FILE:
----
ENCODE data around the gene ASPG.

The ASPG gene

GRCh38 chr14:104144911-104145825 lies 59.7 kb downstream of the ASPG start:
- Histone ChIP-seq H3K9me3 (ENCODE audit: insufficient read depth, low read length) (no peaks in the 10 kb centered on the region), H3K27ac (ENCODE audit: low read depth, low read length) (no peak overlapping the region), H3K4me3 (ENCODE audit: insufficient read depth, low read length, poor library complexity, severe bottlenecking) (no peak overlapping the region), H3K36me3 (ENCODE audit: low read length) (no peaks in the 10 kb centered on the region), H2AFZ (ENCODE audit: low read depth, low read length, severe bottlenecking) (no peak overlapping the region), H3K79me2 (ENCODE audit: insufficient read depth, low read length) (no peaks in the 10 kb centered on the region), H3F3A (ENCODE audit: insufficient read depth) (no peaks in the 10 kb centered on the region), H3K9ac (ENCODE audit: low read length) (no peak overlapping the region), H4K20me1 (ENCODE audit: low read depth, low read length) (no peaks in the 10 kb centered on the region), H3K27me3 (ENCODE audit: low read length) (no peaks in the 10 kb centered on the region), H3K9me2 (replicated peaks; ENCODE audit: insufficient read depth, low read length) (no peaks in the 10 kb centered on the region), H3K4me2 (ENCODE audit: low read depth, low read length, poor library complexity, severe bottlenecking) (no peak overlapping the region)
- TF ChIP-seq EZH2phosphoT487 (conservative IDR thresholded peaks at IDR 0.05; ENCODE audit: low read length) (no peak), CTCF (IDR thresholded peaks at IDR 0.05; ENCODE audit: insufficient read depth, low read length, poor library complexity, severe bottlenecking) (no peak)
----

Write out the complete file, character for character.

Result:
ENCODE data around the gene ASPG.

The ASPG gene

GRCh38 chr14:104144911-104145825 lies 59.7 kb downstream of the ASPG start:
- Histone ChIP-seq H3K9me3 (ENCODE audit: insufficient read depth, low read length) (no peaks in the 10 kb centered on the region), H3K27ac (ENCODE audit: low read depth, low read length) (no peak overlapping the region), H3K4me3 (ENCODE audit: insufficient read depth, low read length, poor library complexity, severe bottlenecking) (no peak overlapping the region), H3K36me3 (ENCODE audit: low read length) (no peaks in the 10 kb centered on the region), H2AFZ (ENCODE audit: low read depth, low read length, severe bottlenecking) (no peak overlapping the region), H3K79me2 (ENCODE audit: insufficient read depth, low read length) (no peaks in the 10 kb centered on the region), H3F3A (ENCODE audit: insufficient read depth) (no peaks in the 10 kb centered on the region), H3K9ac (ENCODE audit: low read length) (no peak overlapping the region), H4K20me1 (ENCODE audit: low read depth, low read length) (no peaks in the 10 kb centered on the region), H3K27me3 (ENCODE audit: low read length) (no peaks in the 10 kb centered on the region), H3K9me2 (replicated peaks; ENCODE audit: insufficient read depth, low read length) (no peaks in the 10 kb centered on the region), H3K4me2 (ENCODE audit: low read depth, low read length, poor library complexity, severe bottlenecking) (no peak overlapping the region)
- TF ChIP-seq EZH2phosphoT487 (conservative IDR thresholded peaks at IDR 0.05; ENCODE audit: low read length) (no peak), CTCF (IDR thresholded peaks at IDR 0.05; ENCODE audit: insufficient read depth, low read length, poor library complexity, severe bottlenecking) (no peak)